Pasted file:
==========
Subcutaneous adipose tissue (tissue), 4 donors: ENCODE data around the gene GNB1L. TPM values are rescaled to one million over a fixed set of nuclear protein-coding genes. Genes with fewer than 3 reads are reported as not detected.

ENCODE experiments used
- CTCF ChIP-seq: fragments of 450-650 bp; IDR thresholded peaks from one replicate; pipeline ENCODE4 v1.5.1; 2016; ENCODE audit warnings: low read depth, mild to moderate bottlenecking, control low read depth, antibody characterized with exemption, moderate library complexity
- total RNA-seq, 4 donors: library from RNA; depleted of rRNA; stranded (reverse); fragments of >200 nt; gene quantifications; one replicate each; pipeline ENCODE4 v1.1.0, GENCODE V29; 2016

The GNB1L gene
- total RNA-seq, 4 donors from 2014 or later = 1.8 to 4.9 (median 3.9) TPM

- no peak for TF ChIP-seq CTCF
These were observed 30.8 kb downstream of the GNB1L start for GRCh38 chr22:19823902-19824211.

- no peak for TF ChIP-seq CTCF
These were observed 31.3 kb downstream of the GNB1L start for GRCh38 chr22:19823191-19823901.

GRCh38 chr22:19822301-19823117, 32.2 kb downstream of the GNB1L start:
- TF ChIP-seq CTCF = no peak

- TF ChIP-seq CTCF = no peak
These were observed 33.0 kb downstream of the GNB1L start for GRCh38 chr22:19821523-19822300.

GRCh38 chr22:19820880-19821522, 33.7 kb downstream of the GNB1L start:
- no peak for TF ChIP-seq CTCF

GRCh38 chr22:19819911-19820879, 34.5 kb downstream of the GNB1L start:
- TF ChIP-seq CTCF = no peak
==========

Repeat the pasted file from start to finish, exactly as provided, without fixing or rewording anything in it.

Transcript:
Subcutaneous adipose tissue (tissue), 4 donors: ENCODE data around the gene GNB1L. TPM values are rescaled to one million over a fixed set of nuclear protein-coding genes. Genes with fewer than 3 reads are reported as not detected.

ENCODE experiments used
- CTCF ChIP-seq: fragments of 450-650 bp; IDR thresholded peaks from one replicate; pipeline ENCODE4 v1.5.1; 2016; ENCODE audit warnings: low read depth, mild to moderate bottlenecking, control low read depth, antibody characterized with exemption, moderate library complexity
- total RNA-seq, 4 donors: library from RNA; depleted of rRNA; stranded (reverse); fragments of >200 nt; gene quantifications; one replicate each; pipeline ENCODE4 v1.1.0, GENCODE V29; 2016

The GNB1L gene
- total RNA-seq, 4 donors from 2014 or later = 1.8 to 4.9 (median 3.9) TPM

- no peak for TF ChIP-seq CTCF
These were observed 30.8 kb downstream of the GNB1L start for GRCh38 chr22:19823902-19824211.

- no peak for TF ChIP-seq CTCF
These were observed 31.3 kb downstream of the GNB1L start for GRCh38 chr22:19823191-19823901.

GRCh38 chr22:19822301-19823117, 32.2 kb downstream of the GNB1L start:
- TF ChIP-seq CTCF = no peak

- TF ChIP-seq CTCF = no peak
These were observed 33.0 kb downstream of the GNB1L start for GRCh38 chr22:19821523-19822300.

GRCh38 chr22:19820880-19821522, 33.7 kb downstream of the GNB1L start:
- no peak for TF ChIP-seq CTCF

GRCh38 chr22:19819911-19820879, 34.5 kb downstream of the GNB1L start:
- TF ChIP-seq CTCF = no peak